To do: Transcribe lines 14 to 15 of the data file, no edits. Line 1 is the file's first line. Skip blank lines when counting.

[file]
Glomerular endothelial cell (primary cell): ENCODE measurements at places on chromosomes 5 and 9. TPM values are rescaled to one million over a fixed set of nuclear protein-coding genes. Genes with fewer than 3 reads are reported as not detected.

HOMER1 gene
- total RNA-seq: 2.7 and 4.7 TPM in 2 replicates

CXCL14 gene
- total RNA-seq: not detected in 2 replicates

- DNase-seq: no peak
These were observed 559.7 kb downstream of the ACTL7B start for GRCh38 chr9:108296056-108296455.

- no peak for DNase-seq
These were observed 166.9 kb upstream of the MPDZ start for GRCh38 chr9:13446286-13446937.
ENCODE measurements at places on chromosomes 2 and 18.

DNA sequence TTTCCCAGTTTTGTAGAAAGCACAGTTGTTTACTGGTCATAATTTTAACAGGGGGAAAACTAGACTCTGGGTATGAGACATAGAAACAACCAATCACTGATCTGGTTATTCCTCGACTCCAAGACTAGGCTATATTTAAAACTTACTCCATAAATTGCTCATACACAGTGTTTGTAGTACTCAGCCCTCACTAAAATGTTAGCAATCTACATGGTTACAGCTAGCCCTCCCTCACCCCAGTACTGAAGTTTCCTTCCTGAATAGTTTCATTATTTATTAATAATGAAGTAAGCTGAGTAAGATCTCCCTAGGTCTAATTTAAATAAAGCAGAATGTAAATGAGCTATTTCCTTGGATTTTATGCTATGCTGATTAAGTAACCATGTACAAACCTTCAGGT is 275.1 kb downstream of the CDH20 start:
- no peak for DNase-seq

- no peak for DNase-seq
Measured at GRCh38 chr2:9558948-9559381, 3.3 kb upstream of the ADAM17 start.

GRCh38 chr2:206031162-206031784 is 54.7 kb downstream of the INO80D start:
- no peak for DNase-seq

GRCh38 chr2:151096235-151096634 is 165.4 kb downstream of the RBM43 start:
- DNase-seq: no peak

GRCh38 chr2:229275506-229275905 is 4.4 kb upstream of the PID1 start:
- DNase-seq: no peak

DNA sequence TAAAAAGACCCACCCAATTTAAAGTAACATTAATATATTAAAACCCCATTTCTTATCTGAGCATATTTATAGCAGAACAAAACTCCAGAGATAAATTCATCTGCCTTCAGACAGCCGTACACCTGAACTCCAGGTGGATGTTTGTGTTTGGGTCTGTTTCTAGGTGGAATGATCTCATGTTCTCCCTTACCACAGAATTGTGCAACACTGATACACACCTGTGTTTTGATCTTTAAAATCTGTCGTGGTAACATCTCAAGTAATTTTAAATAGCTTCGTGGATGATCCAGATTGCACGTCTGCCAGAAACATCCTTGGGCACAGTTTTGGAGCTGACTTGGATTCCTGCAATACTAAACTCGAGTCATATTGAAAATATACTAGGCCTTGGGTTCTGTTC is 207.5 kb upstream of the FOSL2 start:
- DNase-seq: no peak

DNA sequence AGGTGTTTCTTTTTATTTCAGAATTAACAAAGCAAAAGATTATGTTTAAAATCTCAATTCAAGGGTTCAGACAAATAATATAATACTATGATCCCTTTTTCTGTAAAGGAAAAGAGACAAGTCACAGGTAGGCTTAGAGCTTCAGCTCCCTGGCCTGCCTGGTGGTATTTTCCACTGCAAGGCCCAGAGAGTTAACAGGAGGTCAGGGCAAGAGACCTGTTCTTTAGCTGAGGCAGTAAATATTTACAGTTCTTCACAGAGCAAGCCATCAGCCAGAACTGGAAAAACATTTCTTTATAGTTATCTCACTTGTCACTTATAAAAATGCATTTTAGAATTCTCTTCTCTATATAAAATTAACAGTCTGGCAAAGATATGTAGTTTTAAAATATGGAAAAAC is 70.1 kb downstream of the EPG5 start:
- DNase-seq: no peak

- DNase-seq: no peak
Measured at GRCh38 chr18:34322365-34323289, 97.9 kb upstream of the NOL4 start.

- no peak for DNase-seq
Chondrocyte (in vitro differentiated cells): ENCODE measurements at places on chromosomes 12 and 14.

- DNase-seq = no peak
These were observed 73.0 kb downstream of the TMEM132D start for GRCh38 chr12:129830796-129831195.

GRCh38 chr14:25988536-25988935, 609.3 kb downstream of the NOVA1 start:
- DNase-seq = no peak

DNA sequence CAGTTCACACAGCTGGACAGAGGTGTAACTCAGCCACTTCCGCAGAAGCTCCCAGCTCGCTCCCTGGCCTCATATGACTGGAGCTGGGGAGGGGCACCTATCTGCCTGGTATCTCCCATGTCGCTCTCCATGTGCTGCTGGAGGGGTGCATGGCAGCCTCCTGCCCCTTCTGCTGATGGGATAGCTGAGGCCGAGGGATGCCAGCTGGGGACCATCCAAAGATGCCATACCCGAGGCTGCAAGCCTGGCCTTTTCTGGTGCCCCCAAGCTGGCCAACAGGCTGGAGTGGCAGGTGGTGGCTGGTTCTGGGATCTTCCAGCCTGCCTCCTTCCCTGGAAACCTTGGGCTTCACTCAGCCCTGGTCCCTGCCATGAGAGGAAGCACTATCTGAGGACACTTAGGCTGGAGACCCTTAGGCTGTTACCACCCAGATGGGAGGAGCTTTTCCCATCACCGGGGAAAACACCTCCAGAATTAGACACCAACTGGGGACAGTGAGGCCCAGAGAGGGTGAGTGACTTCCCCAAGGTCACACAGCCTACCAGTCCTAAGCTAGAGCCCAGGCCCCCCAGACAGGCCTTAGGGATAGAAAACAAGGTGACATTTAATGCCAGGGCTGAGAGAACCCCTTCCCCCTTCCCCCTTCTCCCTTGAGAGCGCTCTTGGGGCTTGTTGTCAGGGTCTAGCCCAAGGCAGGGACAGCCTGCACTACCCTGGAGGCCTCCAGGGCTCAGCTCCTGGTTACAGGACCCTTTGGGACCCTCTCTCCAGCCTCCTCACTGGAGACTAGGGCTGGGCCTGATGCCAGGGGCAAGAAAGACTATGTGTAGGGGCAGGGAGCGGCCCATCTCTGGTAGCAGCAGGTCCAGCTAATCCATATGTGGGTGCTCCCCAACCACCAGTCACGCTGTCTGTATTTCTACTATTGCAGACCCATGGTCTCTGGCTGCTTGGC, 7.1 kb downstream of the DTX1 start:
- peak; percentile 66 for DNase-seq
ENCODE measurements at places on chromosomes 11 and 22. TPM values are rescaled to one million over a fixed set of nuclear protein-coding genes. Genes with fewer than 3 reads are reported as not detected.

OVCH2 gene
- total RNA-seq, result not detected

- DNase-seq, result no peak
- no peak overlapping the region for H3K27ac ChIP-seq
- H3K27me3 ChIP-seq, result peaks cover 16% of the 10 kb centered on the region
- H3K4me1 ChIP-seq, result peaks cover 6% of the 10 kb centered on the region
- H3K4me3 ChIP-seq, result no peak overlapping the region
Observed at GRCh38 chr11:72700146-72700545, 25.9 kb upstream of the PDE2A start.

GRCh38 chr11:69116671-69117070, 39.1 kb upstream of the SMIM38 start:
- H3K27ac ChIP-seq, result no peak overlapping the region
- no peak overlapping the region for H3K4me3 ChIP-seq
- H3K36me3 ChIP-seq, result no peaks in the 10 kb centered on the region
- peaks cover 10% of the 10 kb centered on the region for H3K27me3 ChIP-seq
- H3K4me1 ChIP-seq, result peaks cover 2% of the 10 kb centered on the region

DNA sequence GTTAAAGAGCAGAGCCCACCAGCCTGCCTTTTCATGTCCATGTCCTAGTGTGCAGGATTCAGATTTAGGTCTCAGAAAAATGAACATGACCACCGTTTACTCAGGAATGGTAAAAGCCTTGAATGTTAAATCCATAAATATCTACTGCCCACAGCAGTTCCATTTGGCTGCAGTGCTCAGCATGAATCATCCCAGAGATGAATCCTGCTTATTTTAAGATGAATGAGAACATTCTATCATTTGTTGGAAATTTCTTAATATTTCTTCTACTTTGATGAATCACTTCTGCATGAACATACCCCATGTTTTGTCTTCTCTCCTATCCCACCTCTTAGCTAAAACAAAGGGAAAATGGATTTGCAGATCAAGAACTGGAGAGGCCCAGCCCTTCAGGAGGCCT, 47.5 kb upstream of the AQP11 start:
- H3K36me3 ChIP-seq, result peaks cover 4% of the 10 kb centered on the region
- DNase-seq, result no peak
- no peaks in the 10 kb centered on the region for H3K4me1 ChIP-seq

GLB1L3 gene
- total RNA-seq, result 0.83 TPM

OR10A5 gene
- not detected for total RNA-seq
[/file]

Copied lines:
Measured at GRCh38 chr2:9558948-9559381, 3.3 kb upstream of the ADAM17 start.

GRCh38 chr2:206031162-206031784 is 54.7 kb downstream of the INO80D start: